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Iran’s Economic Crisis: Sanctions or the Regime, Which One To Blame?


Iran’s economic crisis has been at the center of attention of both domestic and foreign media. While the regime and its apologists try to blame sanctions, a closer look at the facts on the ground proves the regime is the real source of Iran’s economic crisis.   

The situation has reached a point where even the regime’s authorities, amid their infighting, refer to the institutionalized corruption and economic mismanagement of the mullahs’ regime, identifying them as the root of Iran’s economic problems.   

“Our budget’s infrastructure is damaged. Look at the infrastructure of this year’s budget. It is record-breaking for its own kinds. It indicates there is a 36% difference between [public] salaries and expenses,” said Mohammad Bagher Ghalibaf, the Speaker of the regime’s Majlis, on January 24, according to state TV.   

Ghalibaf sheds crocodile tears for the Iranian people’s salaries, while one of his deputies, during Ghalibaf’s terms as Tehran’s mayor, was sentenced to 20 years in prison on charges of corruption. According to the regime’s judiciary, Isa Sharifi, Ghalibaf’s deputy, had plundered nearly five trillion tomans. This amount equals the salaries of 2500 workers, who earn 2.5 million tomans per month.   

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“While the poverty line has reached 10 million tomans, the wages of the weakest sections of society are still around two-and-a-half million. So, the gap between living conditions and inflation has become more critical, especially this year,” wrote the state-run Hamdeli daily on January 31.  

While Iranians suffer from poverty, the regime’s authorities, institutions, and affiliated mafia earn billions of dollars, through organized embezzlements.   

“There is ‘Transnational’ corruption network in Iran, which operates in the unofficial market. Its annual trade value is $20 billion to $25 billion,” said Abbas Akhundi, the former Minister of Roads and Urban Development of Hassan Rouhani’s government, on February 8, in an interview with semi-official ISNA news agency.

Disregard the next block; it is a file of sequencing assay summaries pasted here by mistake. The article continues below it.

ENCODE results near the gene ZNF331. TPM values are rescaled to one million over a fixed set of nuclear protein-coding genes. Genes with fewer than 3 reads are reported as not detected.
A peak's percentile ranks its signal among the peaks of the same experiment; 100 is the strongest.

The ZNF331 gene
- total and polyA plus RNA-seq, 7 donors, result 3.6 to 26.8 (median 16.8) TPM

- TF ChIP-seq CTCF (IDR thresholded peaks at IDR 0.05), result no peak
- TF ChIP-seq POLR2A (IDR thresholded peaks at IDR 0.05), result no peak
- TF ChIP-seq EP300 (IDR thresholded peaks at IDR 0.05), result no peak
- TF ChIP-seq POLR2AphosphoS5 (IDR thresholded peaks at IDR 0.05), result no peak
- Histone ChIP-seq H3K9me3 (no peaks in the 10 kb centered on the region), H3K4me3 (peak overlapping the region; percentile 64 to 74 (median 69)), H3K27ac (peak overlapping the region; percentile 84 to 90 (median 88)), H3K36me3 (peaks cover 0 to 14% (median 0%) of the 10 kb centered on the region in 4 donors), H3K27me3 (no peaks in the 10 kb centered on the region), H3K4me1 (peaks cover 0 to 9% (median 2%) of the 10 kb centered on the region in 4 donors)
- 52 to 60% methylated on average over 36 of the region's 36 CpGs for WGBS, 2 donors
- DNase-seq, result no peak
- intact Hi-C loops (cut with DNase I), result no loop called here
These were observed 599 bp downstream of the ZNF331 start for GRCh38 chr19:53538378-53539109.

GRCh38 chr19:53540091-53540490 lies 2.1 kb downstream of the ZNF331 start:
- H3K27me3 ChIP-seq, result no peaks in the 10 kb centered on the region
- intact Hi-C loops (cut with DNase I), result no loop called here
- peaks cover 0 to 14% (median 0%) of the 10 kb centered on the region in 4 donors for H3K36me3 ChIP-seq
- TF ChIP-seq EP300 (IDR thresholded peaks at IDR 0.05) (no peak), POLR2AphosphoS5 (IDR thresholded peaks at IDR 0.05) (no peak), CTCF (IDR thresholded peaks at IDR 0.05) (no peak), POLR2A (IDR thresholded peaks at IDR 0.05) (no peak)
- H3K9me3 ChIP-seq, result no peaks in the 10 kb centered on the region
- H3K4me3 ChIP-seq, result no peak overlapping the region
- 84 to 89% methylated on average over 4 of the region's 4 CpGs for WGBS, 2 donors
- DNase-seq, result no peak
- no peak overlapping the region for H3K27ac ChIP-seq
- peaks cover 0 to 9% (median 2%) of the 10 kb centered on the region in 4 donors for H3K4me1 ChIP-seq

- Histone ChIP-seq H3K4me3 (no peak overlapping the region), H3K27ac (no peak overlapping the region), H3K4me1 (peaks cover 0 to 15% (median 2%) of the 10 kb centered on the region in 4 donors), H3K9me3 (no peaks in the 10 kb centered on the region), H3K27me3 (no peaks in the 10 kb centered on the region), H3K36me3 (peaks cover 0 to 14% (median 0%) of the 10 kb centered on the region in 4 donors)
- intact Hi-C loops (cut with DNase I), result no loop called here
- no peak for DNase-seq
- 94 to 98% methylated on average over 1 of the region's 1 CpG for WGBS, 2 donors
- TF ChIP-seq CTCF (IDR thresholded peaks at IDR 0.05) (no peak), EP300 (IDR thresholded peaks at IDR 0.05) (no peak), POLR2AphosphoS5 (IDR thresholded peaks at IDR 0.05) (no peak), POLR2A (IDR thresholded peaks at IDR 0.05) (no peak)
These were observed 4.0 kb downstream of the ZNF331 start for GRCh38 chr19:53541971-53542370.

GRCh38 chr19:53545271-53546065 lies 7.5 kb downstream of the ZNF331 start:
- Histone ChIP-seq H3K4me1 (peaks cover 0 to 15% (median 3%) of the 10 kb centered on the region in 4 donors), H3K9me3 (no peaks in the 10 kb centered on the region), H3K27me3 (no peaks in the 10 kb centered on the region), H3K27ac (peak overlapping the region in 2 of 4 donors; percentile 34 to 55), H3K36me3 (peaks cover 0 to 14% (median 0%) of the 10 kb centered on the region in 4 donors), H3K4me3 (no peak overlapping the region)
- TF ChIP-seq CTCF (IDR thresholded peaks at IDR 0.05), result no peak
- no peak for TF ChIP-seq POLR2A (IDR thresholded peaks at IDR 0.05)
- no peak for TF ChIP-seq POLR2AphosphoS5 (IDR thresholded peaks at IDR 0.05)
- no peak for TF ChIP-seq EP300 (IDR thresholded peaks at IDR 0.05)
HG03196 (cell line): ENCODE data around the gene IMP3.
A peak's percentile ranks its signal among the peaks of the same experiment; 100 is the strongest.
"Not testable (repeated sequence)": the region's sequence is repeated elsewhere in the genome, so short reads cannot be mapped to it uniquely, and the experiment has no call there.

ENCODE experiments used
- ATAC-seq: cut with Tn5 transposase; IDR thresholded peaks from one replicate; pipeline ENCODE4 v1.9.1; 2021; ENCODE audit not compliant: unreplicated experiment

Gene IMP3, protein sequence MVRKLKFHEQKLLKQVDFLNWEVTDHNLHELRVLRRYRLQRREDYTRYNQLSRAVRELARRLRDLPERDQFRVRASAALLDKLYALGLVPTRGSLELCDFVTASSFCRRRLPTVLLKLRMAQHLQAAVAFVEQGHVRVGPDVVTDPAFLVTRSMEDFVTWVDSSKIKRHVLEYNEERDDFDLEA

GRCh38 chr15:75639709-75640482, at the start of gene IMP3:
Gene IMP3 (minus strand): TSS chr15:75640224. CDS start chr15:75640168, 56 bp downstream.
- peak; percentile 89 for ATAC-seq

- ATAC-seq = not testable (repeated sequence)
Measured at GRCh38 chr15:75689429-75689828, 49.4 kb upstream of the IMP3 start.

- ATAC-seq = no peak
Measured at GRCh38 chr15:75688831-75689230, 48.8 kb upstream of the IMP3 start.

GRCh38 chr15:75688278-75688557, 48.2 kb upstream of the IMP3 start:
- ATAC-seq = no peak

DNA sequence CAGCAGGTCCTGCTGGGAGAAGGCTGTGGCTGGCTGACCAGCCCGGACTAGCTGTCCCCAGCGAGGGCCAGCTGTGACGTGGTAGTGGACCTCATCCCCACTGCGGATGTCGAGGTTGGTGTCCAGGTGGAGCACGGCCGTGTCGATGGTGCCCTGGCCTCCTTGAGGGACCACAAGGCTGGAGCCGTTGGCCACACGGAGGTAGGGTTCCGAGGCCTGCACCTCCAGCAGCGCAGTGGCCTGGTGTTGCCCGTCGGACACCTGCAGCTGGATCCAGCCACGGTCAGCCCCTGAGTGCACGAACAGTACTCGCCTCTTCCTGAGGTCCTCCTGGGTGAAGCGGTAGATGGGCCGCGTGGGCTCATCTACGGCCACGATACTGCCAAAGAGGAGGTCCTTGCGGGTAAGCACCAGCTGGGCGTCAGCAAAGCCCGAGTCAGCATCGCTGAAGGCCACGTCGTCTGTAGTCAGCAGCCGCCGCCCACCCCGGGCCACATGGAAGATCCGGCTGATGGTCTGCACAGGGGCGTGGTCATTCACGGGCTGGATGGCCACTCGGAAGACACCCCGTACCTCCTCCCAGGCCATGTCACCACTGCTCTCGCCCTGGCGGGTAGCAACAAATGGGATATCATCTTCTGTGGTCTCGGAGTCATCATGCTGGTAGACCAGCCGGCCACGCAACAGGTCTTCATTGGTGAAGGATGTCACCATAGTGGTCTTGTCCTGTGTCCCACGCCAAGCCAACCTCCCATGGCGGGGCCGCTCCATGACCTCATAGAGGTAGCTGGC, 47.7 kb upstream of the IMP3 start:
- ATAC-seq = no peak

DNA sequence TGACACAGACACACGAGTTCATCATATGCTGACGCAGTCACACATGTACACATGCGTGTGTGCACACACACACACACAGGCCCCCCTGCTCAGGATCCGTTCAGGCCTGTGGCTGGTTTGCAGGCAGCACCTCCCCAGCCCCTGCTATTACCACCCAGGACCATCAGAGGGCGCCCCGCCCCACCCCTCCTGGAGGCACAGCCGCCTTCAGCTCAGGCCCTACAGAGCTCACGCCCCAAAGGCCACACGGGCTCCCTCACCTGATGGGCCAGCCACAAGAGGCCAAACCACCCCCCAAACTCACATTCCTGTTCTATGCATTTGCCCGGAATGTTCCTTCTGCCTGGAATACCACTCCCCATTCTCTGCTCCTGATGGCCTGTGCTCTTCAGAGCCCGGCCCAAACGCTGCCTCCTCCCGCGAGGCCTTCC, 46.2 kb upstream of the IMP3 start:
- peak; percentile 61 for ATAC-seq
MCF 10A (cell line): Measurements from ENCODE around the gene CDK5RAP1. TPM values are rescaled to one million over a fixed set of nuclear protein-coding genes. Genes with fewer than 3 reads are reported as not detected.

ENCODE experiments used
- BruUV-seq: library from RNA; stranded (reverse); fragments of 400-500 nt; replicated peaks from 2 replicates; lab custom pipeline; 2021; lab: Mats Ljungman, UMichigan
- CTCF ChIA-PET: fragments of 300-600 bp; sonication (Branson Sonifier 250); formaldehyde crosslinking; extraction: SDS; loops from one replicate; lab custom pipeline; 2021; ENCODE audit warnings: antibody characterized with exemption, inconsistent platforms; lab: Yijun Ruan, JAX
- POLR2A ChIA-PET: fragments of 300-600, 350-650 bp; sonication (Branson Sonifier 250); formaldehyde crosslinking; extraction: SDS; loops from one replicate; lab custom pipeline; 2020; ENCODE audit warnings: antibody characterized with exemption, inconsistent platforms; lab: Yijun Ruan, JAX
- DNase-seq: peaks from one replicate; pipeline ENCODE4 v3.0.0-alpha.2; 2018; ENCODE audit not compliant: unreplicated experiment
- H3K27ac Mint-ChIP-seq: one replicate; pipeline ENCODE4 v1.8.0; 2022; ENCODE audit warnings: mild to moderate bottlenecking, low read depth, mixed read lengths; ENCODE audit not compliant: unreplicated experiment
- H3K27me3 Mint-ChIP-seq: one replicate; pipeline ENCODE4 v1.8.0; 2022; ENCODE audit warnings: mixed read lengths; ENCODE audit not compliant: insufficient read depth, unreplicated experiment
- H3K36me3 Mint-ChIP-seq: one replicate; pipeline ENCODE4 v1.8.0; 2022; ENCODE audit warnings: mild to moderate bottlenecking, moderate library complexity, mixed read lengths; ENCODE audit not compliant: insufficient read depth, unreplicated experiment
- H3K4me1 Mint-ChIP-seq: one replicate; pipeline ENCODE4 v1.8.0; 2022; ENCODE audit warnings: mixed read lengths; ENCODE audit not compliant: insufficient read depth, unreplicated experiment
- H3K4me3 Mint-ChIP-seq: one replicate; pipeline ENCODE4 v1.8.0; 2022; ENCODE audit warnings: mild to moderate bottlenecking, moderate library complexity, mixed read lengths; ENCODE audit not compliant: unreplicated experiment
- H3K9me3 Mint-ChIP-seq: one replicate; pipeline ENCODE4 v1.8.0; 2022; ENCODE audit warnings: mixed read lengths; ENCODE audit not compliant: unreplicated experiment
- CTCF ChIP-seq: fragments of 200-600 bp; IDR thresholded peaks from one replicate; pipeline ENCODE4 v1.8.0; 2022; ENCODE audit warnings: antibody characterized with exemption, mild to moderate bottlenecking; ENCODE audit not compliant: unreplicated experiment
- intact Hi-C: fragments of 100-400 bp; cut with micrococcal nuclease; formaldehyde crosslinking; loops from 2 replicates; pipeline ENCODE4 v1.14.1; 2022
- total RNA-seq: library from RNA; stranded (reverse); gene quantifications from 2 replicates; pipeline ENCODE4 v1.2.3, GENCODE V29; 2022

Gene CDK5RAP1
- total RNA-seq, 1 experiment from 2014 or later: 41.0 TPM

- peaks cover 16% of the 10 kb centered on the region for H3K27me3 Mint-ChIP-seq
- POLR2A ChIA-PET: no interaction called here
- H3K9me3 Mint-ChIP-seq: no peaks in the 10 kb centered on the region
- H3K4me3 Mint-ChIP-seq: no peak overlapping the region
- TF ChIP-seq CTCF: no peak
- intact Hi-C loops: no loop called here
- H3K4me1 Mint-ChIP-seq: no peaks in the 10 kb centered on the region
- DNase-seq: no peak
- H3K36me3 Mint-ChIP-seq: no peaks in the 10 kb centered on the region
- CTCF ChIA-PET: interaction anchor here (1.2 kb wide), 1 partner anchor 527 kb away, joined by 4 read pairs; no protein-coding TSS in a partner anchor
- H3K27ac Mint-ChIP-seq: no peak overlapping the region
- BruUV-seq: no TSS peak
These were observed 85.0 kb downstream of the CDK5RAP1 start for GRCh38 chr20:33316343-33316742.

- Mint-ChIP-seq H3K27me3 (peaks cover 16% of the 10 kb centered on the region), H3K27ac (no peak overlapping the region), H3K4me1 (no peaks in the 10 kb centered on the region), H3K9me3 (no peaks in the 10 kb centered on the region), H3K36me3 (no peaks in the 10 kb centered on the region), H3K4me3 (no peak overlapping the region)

Akhundi underlined that this international corruption network has been formed throughout the last 15 years and reached its height during Mahmoud Ahmadinejad’s presidency, where the network distributed over $100 billion among military institutions. Akhundi also underlined that “Iran’s economy is grappling with deep and institutionalized corruption.”  

All the while, Iranian workers’ wage is less than one-third of the poverty line, which “[Official] estimates indicate it has reached 10 million tomans,” as the state-run Hamdeli daily asserted on January 31.   

“The wage gap created in recent years is so large that a pay rise, even if it is 100 percent, cannot fill it. The gap between the living expenses and workers’ salaries is very large. Even doubling the salary of 2.7 million Tomans will not cover the workers’ expenses. These days, having a 40- to 50-meter apartment has become a dream for workers. With the salary they receive, they can only live in tents … The cost of the workers’ livelihood basket is close to 10 million Tomans, how can he live with a maximum salary of 3 million Tomans?,” wrote state-run ILNA news agency on February 3.